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November 1, 2010updated 12 Apr 2017 4:18pm

FLA warns on lease accounting

TheFLA has warned that UK listed companies could see a hike in the value of their assets and liabilities if the new lease accounting rules are adopted. The proposed rules mean that assets and liabilities for listed companies would rise on average by £463m most of which would be for property leases at £445m, and the remaining for non-property leases (£18m).

By Antonio Fabrizio

The FLA has warned that UK listed companies could see a sharp rise in the value of their assets and liabilities if the new lease accounting rules are adopted.

The proposed rules mean that assets and liabilities would rise on average by £463m, mostly relating to property leases (£445m), as well as non-property leases (£18m).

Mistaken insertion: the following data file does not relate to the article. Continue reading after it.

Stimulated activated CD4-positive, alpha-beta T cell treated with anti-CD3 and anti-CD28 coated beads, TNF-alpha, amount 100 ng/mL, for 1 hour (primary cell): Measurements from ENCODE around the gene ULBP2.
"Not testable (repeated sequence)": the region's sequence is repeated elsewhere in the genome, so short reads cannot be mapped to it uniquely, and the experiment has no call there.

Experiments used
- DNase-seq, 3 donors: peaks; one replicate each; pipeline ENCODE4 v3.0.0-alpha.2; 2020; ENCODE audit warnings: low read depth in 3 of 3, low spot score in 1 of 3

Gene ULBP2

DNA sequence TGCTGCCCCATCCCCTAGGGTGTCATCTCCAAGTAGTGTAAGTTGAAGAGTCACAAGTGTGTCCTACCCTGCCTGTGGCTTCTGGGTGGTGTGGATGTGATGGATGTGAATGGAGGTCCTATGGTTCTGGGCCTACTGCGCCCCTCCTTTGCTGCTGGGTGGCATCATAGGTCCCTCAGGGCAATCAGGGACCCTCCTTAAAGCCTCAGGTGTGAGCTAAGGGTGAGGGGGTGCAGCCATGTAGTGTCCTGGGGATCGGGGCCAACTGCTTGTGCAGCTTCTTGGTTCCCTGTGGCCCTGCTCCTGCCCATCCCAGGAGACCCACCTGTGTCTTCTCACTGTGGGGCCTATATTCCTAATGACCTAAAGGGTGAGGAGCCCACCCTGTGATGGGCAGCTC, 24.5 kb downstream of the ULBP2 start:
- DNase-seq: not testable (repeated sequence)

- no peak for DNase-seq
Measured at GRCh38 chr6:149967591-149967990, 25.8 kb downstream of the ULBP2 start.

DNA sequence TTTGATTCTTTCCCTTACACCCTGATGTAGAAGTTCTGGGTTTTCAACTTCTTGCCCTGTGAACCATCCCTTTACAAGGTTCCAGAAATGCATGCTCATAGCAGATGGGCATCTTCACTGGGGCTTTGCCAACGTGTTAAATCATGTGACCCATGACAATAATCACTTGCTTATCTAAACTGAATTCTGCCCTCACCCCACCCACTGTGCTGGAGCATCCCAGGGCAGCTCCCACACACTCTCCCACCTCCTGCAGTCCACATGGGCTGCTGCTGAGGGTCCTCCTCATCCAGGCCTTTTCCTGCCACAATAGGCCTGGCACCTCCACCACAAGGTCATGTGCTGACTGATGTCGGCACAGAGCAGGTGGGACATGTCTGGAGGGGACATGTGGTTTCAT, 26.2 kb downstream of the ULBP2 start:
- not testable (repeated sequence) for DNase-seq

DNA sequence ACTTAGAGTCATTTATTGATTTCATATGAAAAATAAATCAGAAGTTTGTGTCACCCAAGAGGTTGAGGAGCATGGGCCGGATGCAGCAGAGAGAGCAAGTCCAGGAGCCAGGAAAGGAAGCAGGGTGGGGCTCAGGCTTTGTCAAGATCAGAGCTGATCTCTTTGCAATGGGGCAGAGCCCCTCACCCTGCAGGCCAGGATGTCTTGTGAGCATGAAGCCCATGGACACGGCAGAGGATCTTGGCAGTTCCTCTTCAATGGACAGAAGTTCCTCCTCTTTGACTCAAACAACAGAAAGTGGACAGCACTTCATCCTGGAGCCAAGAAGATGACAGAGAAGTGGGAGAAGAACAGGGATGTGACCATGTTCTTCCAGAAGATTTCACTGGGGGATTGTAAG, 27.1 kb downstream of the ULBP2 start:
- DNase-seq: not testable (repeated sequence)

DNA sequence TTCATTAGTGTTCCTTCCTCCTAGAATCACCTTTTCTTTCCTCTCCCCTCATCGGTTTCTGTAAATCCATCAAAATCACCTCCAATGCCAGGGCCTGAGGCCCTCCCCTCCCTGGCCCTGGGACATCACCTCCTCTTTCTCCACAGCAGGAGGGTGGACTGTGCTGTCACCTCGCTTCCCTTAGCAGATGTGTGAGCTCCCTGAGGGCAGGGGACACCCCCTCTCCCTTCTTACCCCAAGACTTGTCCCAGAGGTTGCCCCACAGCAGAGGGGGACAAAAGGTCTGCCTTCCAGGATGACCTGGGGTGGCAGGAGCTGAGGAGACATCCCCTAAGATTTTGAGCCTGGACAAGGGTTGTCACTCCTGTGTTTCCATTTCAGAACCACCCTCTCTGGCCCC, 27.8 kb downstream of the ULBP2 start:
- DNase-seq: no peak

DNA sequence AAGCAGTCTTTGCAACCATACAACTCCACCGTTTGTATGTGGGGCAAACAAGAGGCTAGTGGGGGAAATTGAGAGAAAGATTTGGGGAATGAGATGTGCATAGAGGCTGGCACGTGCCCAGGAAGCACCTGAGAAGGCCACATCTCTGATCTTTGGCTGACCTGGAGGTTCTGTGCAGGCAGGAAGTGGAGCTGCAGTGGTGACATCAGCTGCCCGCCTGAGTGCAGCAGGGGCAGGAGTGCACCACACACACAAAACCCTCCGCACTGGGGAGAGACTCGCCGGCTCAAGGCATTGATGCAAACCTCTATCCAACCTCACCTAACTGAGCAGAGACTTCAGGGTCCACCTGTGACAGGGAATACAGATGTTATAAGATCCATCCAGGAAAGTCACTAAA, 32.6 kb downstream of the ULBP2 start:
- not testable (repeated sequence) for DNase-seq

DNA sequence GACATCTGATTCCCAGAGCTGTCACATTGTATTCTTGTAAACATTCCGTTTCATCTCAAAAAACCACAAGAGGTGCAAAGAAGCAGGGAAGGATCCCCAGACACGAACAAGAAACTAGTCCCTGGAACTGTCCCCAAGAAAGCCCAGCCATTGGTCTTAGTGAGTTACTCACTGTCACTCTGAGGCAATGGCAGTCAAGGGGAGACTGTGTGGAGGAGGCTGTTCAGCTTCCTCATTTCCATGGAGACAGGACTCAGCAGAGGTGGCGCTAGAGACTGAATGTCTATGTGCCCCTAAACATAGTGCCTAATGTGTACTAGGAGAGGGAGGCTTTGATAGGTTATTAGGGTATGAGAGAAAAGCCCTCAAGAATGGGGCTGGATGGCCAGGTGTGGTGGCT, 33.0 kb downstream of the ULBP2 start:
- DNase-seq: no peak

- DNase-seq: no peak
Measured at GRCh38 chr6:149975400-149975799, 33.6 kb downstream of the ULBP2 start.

Research commissioned by the FLA identifies the companies and sectors most affected by the changes. Arriva, British Airways, BT, Cable & Wireless, Easy Jet, First Group, Go Ahead, TUI, Stagecoach and Vodafone were identified as likely to experience a rise in the value of their assets and liabilities of £28bn.

FLA head of asset finance Julian Rose said: “UK companies need straightforward rules that provide meaningful and stable information to users of their accounts. The current proposals need to be redesigned to reflect the insights which this important new research brings and to avoid acting as a barrier to leasing which brings real economic benefits to companies and the UK economy.”

The 10 companies listed classified 93% of their leased assets as non-property. A substantial part of that figure refers to access to networks: the national rail network, stations and track for transport companies, and leased lines for telecom companies.

The research, conducted by the University of Winchester, shows that property leases are mostly used by wholesalers and retailers, and are spread among most sectors.

The new rules could lead to companies switching to owning rather than renting assets, in order to avoid unexpected changes to accounting measures used by investors including gearing and profitability.

The FLA is calling for the International Accounting Standards Board (IASB) to simplify rules.

Antonio Fabrizio

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